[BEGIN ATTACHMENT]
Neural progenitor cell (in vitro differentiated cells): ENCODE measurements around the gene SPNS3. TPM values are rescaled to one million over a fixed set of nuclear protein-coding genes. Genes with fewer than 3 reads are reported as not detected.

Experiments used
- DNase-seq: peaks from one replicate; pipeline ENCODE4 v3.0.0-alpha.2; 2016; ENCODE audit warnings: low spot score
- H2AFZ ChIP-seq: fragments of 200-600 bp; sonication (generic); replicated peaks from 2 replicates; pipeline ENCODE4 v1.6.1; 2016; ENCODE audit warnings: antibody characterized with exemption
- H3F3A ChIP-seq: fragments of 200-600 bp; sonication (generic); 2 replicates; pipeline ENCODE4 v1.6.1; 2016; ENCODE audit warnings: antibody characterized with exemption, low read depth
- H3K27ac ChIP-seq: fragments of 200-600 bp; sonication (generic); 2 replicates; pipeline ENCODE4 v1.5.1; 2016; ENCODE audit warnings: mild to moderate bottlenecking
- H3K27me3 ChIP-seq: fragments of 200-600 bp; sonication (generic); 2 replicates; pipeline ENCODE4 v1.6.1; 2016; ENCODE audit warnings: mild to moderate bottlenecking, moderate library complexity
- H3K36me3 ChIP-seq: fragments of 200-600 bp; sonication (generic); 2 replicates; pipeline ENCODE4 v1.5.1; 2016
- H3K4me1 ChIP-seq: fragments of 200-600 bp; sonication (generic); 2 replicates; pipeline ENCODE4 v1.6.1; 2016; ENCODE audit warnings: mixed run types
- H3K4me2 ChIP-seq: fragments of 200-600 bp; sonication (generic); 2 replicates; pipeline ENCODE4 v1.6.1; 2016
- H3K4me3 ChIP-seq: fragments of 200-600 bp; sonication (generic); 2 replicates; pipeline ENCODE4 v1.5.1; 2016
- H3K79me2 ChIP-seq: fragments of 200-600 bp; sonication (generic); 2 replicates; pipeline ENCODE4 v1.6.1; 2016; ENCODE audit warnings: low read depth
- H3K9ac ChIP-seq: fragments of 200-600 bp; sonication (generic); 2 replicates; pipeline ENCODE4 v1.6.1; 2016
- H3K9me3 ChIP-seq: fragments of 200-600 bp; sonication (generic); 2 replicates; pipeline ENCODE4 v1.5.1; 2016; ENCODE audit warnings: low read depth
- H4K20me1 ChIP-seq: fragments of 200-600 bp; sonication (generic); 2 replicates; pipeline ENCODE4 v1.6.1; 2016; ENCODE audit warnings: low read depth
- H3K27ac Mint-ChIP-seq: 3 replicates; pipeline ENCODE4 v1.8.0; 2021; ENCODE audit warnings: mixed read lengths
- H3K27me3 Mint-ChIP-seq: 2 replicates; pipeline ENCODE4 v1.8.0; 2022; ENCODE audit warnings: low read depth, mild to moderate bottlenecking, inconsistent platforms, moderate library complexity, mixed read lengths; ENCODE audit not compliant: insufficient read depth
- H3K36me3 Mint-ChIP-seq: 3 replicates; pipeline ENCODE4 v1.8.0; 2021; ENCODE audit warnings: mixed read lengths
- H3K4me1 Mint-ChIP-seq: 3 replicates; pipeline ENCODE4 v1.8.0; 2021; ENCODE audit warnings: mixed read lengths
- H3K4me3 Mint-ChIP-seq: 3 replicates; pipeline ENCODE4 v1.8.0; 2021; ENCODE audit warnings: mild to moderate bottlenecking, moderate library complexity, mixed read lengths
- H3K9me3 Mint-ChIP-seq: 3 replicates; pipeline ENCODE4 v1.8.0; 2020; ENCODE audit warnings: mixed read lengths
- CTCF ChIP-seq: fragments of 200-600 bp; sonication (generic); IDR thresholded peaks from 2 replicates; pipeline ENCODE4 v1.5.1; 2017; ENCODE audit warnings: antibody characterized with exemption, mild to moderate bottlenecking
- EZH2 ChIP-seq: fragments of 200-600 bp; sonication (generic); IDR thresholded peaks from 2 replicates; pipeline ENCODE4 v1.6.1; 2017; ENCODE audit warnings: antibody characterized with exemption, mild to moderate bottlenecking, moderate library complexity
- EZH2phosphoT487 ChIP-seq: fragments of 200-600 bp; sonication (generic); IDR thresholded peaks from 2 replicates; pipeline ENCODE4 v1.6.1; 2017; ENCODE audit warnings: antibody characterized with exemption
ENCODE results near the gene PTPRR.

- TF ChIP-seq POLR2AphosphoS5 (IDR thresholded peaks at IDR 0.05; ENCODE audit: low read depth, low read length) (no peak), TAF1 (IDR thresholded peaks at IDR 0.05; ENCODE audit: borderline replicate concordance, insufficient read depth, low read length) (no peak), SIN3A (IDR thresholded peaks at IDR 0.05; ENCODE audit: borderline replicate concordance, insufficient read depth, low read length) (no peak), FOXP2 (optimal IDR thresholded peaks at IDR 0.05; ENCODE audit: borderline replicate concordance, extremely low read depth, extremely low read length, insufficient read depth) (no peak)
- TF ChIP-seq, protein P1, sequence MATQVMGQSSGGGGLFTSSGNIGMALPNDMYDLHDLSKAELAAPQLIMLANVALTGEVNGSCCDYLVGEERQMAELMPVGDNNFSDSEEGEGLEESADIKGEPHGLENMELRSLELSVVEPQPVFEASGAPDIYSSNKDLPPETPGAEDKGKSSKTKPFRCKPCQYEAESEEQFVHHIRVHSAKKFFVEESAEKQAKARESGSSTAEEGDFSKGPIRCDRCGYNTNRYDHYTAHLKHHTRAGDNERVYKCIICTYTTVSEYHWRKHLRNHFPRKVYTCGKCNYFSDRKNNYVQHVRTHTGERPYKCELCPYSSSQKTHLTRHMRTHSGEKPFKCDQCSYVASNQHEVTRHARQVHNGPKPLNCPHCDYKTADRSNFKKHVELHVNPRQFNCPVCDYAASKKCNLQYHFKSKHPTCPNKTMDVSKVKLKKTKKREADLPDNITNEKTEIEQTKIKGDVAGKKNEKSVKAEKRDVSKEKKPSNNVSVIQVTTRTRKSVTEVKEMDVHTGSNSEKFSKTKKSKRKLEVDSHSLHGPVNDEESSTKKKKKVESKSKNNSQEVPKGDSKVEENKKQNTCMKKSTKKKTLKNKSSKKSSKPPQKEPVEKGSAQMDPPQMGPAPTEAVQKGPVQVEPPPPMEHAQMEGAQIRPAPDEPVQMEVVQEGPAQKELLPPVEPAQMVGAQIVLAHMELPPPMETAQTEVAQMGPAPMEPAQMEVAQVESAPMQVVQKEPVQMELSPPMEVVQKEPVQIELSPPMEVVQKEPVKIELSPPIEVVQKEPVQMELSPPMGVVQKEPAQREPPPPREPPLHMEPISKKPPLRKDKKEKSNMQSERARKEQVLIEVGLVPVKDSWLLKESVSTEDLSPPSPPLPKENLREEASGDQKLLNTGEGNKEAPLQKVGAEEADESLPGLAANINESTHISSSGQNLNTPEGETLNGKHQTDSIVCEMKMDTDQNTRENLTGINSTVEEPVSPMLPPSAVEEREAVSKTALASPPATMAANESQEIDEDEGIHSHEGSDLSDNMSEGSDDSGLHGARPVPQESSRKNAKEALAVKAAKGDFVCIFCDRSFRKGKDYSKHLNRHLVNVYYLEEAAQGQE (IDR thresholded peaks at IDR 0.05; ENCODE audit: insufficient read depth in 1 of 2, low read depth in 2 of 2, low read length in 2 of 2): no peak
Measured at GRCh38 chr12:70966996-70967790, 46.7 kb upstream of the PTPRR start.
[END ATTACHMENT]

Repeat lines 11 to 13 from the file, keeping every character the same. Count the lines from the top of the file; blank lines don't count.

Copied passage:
- H3K4me3 ChIP-seq: fragments of 200-600 bp; sonication (generic); 2 replicates; pipeline ENCODE4 v1.5.1; 2016
- H3K79me2 ChIP-seq: fragments of 200-600 bp; sonication (generic); 2 replicates; pipeline ENCODE4 v1.6.1; 2016; ENCODE audit warnings: low read depth
- H3K9ac ChIP-seq: fragments of 200-600 bp; sonication (generic); 2 replicates; pipeline ENCODE4 v1.6.1; 2016